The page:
Kapoor P.,Indraprastha Apollo Hospital |
Kapoor A.K.,Rohilkhand Medical College and Hospital
Journal, Indian Academy of Clinical Medicine | Year: 2013
Coenzyme Q10 is a fat soluble vitamin-like substance produced by the human body. It is necessary for proper functioning of many organs and for basic functioning of cells. It is found throughout the body. Coenzyme Q10 is used both as a food supplement and as an important antioxidant. It is a component of the electron transport chain and plays a key role in producing energy in mitochondria in the form of ATP that functions like a rechargeable battery in the transfer of energy. Coenzyme Q10 levels are reported to decrease with age and to be low in cardiac conditions, Parkinson's disease, cancer, diabetes, muscular dystrophies, HIV/AIDs, etc. Some drugs also lower Coenzyme Q10 levels. It is not only used as an important nutrional supplement by millions of people all over world but is also used in a number of clinical conditions namely CHF, diabetes, gum disease, Huntington's disease, Parkinson's disease, etc. Coenzyme Q10 is fairly safe and well tolerated.
Verma D.,Rohilkhand Medical College and Hospital |
Kishore S.,Rohilkhand Medical College and Hospital |
Siddique M.E.,Rohilkhand Medical College and Hospital
Journal of Clinical and Diagnostic Research | Year: 2014
Background: Malaria and Typhoid are two major infectious diseases, still prevalent in most of the tropical countries including India. Millions of individuals residing in these endemic cases contact these diseases either concurrently or as acute infection superimposed on a chronic one. Aim: Diagnosis and comparative evaluation of various tests for diagnosis of Typhoid- Malaria co-infection in patients suffering from febrile illness. Material and Methods: Around 800 patients of both Out Patient Department (OPD) and In Patient Departmenyt (IPD) were referred to microbiology lab for Widal test/ Typhi dot IgG/IgM and Malaria card test between July 2012- September 2012. Patients found to be suffering from co-infection were further confirmed for typhoid by blood culture. Those patients who were found sterile on blood culture were further confirmed by stool culture. Patients positive by Malaria card test (either antibody or antigen or both) were confirmed by peripheral blood smear examination for malaria parasite by both thick and thin smear examination. Result: 68 (8.5%) patients were found to be suffering from co- infection by the above tests. Blood culture revealed 15 (22%) bacterial pathogens in the widal positive patients out of which 6(8.8%) were Salmonella Typhi and 3 (4.41%) were Salmonella Paratyphi A. Stool culture revealed 8 (11.7%) S.Typhi and 5 (7.35%) S.Paratyphi A cases. Out of 68 patients positive by Malaria card test, only 36 (52.94%) showed Malaria parasite in peripheral blood smear also. Thus the no. of confirmed cases of co-infection was found to be only 1.6%. Conclusion: The interpretation of Widal test and Malaria card test, when diagnosing concurrent malaria and typhoid fever, must therefore be done with a lot of caution. Negative or positive Widal agglutination test is neither definitive nor completely informative. Similarly erroneous interpretation of Malaria card test (especially Antibody detection card test) result may lead to prolonged treatment and economic burden on patient.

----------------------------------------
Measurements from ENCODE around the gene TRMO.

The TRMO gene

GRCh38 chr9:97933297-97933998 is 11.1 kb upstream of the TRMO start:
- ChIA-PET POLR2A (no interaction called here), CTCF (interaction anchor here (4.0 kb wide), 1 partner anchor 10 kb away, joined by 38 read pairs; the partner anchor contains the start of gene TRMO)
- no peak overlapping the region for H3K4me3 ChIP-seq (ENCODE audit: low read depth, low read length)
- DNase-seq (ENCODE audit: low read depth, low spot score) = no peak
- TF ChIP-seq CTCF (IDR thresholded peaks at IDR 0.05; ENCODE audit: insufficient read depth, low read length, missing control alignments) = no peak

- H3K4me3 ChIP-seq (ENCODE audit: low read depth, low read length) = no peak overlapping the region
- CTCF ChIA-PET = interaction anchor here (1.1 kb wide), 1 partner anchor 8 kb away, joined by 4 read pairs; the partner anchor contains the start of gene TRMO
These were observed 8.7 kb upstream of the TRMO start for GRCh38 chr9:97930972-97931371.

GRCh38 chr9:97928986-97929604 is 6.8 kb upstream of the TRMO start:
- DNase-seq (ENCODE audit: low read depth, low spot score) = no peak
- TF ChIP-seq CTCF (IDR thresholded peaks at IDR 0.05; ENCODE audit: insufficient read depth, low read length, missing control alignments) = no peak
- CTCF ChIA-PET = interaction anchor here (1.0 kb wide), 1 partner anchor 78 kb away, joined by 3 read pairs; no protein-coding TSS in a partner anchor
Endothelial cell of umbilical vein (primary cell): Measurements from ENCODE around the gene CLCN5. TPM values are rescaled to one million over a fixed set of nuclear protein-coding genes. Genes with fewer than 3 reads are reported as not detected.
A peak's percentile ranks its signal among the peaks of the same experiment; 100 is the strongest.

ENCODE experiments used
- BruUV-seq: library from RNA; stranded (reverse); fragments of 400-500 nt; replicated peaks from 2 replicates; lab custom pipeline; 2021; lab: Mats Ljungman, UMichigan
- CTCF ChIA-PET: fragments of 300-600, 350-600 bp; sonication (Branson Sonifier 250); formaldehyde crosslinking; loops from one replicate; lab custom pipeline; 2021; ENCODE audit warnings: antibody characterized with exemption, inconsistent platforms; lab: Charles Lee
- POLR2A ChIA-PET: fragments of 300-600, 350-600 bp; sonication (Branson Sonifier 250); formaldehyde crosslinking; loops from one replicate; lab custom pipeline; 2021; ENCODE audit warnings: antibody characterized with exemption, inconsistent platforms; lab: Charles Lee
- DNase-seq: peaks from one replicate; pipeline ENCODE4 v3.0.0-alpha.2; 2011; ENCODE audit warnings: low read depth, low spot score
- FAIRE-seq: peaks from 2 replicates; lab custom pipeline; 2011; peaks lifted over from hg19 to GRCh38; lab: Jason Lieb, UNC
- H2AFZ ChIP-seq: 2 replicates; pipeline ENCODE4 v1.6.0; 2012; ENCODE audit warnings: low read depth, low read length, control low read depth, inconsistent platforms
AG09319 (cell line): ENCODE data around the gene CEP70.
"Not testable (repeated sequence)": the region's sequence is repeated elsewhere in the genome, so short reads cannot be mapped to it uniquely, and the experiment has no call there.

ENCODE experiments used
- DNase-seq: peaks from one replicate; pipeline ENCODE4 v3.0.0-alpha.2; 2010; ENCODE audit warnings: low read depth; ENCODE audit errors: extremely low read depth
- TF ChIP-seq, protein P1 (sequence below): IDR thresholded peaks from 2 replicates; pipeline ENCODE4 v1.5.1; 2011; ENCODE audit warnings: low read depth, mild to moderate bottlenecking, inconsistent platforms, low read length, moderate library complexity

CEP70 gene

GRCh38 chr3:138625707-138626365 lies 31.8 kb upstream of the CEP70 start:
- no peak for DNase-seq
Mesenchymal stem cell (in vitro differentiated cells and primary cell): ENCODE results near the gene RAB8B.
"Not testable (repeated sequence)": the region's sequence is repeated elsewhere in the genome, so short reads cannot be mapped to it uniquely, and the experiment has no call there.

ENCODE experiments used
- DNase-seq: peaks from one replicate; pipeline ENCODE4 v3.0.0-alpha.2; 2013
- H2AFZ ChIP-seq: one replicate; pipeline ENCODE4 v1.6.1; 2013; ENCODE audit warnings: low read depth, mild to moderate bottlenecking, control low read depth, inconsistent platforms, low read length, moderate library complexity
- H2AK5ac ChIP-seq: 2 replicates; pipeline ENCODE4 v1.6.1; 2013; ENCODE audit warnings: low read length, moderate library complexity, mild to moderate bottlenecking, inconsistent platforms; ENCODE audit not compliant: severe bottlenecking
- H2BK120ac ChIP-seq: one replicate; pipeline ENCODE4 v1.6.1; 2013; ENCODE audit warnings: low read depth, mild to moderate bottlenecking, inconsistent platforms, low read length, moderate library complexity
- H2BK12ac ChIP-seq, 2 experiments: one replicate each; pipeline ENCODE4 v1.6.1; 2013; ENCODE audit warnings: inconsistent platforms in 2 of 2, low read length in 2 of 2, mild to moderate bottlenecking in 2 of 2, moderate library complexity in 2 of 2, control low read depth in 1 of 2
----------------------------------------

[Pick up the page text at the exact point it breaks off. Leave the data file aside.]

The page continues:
Singh A.,Rohilkhand Medical College and Hospital
Nepalese journal of ophthalmology : a biannual peer-reviewed academic journal of the Nepal Ophthalmic Society : NEPJOPH | Year: 2012
Although there has been a considerable reduction in the infective causes of ocular morbidity, the global burden of blindness has not significantly altered for over a decade. To find the extent of ocular morbidity in different subgroups of the rural population and to study the factors associated with ocular morbidity. A cross-sectional study was conducted at the Jasra and Saidabad blocks of Allahabad District. A total of eight villages were selected by multistage random sampling technique. The data were analyzed with SPSS Software. Among 9,736 people surveyed, 931 cases of eye diseases were identified. Ocular morbidity was highest (40.92 %) among those aged above 60 years. A higher morbidity was also observed among females (53.60 %), illiterates (69.50 %) and those belonging to low socioeconomic strata (42.86 %). The main causes of ocular morbidity in the study population were cataract (41.89 %), uncorrected refractive errors (21.59 %), xerophthalmia (10.20 %) and glaucoma ( 4.83 %). Programs for cataract surgery, detection and treatment of glaucoma, correction of refractive errors and vitamin A prophylaxis for xerophthalmia need to be targeted to further reduce the burden of ocular morbidity. © NEPjOPH.